Labib Rouhana, Ph.D. (Advisor); Scott Baird, Ph.D. (Committee Member); Shulin Ju, Ph.D. (Committee Member)
Master of Science (MS)
Microtubule-based structures are an essential part of eukaryotic cells as they are involved in a number of processes such as phagocytosis, chromosome separation, intracellular transport, and cell motility. Transport along microtubules is accomplished by kinesin superfamily proteins (KIFs), which are motor proteins that bind cargo and use ATPase activity to move along microtubules in an anterograde fashion. One of the most common kinesin complexes is the heterotrimeric Kinesin 2 complex which is composed of KIF3 subunit dimers and the Kinesin Associated Protein 3 (KAP3). This complex is known as the KIF3 complex and functions along microtubules in cilia and flagella. A KAP3 ortholog in Schmidtea mediterranea (Smed-KAP3) was identified as a candidate gene with enriched expression in the planarian reproductive system. Whole-mount in situ hybridization analyses confirmed preferential expression of Smed-KAP3 in planarian testes. Functional analysis by RNA interference (RNAi) followed by immunofluorescence revealed loss of flagella in elongating spermatids of Smed-KAP3 knockdown animals. Additionally, Smed-KAP3(RNAi) planarians exhibited an inchworm-like movement rather than the continuous gliding seen in negative control knockdowns. The inchworm-like phenotype is indicative of dysfunctional epidermal motile cilia, which line the outside of the organism and propel planarian movement. This was confirmed by transmission electron microscopy analysis, which showed fewer and shorter epidermal cilia on Smed-KAP3(RNAi) animals. From these data we conclude that Smed-KAP3 is required for assembly and/or maintenance of planarian motile cilia and flagella. Broader implications of this research include information that can be applied towards understanding asthenozoospermia and ciliopathies caused by motile cilia disfunction.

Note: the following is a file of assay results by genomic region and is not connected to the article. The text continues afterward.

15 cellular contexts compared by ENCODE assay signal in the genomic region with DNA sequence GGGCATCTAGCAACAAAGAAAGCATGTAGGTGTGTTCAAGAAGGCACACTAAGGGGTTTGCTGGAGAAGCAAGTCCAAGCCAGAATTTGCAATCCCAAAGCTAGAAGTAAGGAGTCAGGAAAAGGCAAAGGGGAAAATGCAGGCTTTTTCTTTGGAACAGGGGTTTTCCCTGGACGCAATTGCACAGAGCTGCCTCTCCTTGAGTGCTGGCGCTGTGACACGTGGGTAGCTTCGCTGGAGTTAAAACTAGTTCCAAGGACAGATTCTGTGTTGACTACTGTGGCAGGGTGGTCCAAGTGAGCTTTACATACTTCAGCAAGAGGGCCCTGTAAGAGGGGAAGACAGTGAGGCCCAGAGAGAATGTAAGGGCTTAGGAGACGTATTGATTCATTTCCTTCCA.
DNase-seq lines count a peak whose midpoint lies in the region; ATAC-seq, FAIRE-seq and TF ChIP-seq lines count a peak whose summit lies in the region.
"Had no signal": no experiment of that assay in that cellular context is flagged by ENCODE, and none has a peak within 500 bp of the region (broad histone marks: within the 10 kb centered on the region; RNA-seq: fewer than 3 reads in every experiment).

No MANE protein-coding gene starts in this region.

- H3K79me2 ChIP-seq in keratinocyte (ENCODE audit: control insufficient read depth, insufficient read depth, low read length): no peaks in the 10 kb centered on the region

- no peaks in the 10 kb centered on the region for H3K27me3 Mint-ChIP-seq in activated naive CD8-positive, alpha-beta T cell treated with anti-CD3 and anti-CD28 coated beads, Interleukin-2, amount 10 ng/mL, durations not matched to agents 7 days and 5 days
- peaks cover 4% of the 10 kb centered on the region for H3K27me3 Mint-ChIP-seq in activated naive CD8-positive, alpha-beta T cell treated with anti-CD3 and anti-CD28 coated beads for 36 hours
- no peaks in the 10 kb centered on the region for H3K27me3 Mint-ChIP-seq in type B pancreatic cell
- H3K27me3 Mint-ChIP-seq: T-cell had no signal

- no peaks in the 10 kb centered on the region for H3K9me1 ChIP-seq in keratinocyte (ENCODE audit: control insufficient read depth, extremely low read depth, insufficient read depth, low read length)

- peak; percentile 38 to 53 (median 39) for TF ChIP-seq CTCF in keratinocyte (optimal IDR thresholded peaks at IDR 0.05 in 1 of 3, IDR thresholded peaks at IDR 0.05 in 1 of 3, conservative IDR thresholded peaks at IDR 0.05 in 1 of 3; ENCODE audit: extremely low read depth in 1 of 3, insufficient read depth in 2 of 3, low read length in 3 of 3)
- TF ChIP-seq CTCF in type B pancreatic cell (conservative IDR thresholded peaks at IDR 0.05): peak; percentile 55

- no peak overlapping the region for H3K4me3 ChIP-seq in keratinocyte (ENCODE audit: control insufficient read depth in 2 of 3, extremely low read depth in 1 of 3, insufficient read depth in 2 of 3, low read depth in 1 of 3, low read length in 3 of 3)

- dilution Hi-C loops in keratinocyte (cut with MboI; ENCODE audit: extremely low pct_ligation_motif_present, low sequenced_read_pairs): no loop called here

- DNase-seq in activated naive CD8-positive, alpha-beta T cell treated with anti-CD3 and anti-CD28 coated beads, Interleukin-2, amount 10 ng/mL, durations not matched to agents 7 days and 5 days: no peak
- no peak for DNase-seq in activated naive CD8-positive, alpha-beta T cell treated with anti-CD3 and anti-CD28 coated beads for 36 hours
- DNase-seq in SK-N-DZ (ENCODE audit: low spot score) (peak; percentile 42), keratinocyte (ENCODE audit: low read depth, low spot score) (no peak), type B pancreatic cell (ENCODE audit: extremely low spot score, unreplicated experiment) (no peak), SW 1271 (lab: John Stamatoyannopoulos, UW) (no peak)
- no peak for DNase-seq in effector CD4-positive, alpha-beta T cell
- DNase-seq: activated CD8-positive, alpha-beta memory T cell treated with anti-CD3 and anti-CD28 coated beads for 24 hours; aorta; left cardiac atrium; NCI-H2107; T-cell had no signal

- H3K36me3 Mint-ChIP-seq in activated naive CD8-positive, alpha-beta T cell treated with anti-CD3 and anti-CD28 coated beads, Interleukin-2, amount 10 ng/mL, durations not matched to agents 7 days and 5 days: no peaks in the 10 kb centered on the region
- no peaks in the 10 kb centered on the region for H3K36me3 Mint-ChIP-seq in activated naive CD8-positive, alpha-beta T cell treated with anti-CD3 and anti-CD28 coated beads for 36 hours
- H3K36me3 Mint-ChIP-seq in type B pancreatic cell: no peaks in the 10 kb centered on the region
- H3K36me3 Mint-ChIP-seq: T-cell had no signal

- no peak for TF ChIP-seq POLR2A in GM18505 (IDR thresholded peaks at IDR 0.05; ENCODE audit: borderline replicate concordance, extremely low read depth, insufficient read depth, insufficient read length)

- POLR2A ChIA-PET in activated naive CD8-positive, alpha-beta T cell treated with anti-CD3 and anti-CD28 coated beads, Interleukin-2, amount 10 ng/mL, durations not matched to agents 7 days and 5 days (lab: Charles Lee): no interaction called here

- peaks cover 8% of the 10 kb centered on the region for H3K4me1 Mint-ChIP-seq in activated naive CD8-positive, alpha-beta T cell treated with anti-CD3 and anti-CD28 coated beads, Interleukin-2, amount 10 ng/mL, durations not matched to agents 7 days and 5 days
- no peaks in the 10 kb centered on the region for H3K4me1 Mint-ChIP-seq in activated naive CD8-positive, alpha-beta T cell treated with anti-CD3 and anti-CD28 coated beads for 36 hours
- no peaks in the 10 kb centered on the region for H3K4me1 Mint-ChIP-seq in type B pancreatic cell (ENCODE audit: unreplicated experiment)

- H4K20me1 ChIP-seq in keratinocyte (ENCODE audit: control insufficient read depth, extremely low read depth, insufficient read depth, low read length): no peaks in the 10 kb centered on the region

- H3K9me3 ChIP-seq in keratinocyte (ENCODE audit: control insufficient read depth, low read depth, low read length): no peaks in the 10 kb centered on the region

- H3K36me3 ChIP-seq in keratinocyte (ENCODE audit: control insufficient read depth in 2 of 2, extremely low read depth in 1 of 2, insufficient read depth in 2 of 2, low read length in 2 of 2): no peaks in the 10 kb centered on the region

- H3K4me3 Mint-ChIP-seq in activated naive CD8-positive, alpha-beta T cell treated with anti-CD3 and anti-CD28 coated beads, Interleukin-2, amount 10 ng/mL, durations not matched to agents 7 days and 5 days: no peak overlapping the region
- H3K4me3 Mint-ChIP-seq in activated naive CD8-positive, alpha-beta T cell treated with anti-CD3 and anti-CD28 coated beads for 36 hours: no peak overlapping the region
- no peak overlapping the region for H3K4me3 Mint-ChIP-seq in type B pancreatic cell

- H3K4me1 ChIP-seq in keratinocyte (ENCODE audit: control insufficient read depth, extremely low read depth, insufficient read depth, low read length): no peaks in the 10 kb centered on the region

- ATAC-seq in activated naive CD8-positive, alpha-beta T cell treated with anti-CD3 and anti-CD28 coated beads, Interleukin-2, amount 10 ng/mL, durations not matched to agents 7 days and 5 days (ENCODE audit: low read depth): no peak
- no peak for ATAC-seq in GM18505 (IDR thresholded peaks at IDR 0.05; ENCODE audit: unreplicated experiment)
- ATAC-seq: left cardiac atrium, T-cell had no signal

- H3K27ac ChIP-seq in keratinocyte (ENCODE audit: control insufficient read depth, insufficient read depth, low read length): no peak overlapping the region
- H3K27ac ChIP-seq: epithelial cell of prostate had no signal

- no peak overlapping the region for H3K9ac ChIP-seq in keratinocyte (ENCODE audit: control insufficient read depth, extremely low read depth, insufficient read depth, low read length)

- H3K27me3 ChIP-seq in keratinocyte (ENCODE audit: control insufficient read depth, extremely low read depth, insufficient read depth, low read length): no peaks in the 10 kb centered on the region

Year Degree Awarded
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